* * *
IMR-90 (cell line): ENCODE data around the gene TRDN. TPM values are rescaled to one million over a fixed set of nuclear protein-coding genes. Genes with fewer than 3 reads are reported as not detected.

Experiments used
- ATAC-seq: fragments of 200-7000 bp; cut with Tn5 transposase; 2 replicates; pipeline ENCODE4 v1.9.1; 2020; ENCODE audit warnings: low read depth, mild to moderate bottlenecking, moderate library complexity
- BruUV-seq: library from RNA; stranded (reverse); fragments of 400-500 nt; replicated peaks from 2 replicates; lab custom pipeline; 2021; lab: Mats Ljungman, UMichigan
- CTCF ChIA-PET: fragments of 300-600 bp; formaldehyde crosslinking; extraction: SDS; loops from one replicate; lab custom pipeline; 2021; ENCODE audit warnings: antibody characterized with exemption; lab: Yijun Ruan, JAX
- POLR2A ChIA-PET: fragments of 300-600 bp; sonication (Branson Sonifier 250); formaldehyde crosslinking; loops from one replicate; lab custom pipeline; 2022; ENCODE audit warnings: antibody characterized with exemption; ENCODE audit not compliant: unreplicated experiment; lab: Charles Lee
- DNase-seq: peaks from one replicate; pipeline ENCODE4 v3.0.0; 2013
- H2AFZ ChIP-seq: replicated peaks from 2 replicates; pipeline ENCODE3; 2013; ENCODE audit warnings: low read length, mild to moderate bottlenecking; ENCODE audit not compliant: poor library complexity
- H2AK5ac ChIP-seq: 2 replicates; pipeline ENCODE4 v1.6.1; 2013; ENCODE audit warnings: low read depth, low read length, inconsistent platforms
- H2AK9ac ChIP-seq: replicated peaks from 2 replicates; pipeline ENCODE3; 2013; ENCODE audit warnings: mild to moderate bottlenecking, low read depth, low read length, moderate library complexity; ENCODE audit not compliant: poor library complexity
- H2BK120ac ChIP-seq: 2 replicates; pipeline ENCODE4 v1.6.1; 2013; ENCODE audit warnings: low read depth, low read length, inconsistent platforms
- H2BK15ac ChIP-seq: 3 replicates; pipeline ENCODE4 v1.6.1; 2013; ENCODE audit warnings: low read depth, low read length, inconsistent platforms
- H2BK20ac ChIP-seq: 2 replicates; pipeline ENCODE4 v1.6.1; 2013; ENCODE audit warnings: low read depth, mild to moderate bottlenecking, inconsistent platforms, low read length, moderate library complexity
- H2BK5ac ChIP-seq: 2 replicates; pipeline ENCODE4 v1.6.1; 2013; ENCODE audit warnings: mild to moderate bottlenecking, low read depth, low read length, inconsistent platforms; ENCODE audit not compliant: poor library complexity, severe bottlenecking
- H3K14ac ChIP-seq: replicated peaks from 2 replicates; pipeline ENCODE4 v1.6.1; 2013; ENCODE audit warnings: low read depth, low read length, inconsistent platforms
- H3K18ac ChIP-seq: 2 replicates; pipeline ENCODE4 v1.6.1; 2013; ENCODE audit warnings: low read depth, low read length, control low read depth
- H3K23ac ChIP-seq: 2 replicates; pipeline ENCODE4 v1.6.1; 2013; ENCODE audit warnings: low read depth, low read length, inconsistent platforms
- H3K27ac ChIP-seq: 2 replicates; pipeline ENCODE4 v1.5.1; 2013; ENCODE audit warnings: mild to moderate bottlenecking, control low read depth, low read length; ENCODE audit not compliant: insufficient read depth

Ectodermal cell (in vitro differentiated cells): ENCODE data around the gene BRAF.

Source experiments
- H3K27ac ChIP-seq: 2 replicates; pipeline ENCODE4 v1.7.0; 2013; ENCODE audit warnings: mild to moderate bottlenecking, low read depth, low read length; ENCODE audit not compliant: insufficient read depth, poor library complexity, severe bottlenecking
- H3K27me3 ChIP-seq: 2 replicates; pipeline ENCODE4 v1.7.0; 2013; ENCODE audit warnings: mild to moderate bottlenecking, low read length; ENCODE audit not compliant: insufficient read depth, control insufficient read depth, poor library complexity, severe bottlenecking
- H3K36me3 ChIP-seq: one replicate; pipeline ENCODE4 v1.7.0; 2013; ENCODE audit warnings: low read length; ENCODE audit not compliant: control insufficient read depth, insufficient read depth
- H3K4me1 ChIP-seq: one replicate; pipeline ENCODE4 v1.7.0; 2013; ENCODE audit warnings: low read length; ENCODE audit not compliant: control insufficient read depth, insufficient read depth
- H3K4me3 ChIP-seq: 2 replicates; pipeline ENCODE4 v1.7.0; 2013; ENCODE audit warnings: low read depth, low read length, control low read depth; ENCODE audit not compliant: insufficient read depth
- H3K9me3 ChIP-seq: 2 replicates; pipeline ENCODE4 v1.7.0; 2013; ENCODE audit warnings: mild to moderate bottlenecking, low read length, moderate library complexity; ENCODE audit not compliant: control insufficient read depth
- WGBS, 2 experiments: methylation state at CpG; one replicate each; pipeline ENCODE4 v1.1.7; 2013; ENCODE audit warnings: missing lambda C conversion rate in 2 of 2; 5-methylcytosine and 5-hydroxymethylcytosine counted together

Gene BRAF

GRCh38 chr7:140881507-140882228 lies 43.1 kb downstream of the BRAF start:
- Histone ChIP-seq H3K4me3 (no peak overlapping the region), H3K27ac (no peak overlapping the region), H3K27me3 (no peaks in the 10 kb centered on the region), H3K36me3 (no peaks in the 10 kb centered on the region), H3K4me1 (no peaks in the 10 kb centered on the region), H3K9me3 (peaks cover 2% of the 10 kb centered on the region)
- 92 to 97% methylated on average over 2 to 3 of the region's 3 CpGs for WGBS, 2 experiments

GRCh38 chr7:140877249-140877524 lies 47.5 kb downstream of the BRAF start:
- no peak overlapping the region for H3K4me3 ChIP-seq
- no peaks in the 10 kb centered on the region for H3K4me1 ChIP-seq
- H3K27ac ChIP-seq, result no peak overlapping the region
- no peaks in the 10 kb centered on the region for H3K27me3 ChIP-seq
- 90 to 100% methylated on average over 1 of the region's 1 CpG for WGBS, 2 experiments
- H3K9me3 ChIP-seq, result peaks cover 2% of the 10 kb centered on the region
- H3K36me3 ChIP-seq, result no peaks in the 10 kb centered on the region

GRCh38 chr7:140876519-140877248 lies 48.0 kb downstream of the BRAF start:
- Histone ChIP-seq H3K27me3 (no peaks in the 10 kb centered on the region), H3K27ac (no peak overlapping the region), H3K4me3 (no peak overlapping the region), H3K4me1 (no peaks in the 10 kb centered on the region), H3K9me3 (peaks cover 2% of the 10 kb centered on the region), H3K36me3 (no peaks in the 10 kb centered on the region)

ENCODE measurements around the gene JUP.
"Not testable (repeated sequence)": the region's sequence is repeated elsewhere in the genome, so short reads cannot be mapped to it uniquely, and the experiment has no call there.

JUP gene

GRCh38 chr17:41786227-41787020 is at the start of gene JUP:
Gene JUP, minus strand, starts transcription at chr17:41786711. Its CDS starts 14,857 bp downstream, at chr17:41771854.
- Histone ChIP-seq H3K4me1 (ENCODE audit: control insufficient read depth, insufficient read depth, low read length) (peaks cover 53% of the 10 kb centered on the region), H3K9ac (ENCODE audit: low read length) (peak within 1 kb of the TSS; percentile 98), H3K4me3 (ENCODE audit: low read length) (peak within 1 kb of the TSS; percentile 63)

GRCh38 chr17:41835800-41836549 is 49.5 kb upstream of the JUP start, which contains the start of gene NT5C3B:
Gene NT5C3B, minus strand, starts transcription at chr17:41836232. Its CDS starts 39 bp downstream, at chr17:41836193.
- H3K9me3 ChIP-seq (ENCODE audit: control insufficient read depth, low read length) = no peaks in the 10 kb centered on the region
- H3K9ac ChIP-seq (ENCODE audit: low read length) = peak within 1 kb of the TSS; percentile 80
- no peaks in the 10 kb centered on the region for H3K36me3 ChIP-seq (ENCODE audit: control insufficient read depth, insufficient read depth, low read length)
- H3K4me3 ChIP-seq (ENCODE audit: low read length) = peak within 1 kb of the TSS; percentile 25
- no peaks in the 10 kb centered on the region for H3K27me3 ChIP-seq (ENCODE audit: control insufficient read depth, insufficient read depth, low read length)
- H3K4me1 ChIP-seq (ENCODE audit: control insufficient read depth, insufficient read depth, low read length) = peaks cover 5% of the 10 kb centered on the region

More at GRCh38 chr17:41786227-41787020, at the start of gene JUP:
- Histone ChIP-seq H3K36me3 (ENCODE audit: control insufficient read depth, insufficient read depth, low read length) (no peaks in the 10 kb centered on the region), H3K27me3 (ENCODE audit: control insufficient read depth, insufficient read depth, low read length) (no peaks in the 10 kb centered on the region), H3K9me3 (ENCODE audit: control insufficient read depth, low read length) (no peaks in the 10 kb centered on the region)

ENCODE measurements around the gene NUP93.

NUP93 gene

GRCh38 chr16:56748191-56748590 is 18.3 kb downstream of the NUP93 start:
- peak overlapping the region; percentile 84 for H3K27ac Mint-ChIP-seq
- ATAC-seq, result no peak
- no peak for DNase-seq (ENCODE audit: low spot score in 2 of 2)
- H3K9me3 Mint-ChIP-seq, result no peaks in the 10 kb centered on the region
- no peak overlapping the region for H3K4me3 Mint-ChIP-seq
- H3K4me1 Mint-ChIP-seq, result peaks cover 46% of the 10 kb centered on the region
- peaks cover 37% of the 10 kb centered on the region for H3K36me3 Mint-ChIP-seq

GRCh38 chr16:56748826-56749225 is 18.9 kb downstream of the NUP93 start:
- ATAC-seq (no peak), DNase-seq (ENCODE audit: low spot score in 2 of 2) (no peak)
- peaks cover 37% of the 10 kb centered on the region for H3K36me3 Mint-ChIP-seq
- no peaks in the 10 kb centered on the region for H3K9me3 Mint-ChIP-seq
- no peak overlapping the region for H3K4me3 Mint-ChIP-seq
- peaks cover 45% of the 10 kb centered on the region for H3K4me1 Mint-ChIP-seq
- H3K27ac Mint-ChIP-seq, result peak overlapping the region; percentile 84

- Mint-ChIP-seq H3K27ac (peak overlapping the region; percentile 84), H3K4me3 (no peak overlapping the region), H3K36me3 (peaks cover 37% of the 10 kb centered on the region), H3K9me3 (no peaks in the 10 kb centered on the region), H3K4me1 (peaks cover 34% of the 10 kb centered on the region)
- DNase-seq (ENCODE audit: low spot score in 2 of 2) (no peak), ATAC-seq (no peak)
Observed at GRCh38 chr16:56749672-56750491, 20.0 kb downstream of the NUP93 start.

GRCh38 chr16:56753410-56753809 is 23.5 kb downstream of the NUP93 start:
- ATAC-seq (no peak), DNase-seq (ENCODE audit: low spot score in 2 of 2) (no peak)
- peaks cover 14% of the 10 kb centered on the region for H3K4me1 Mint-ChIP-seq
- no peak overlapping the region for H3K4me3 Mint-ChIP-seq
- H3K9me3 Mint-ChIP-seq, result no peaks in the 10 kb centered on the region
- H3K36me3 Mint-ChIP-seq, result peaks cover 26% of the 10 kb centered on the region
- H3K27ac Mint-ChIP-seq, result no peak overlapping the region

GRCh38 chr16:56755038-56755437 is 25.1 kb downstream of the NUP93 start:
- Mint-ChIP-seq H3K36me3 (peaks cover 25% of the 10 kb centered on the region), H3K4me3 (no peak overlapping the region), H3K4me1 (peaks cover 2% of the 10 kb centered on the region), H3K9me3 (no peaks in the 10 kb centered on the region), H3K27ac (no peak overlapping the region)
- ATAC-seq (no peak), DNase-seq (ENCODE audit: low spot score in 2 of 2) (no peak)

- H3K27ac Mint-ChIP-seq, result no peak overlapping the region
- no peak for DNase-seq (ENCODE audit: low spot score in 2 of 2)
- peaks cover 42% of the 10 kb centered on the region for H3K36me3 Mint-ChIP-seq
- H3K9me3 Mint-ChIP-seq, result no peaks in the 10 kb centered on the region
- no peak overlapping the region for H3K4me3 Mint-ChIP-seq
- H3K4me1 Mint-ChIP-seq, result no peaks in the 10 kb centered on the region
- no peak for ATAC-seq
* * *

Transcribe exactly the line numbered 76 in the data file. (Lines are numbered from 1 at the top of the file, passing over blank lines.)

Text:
- DNase-seq (ENCODE audit: low spot score in 2 of 2) (no peak), ATAC-seq (no peak)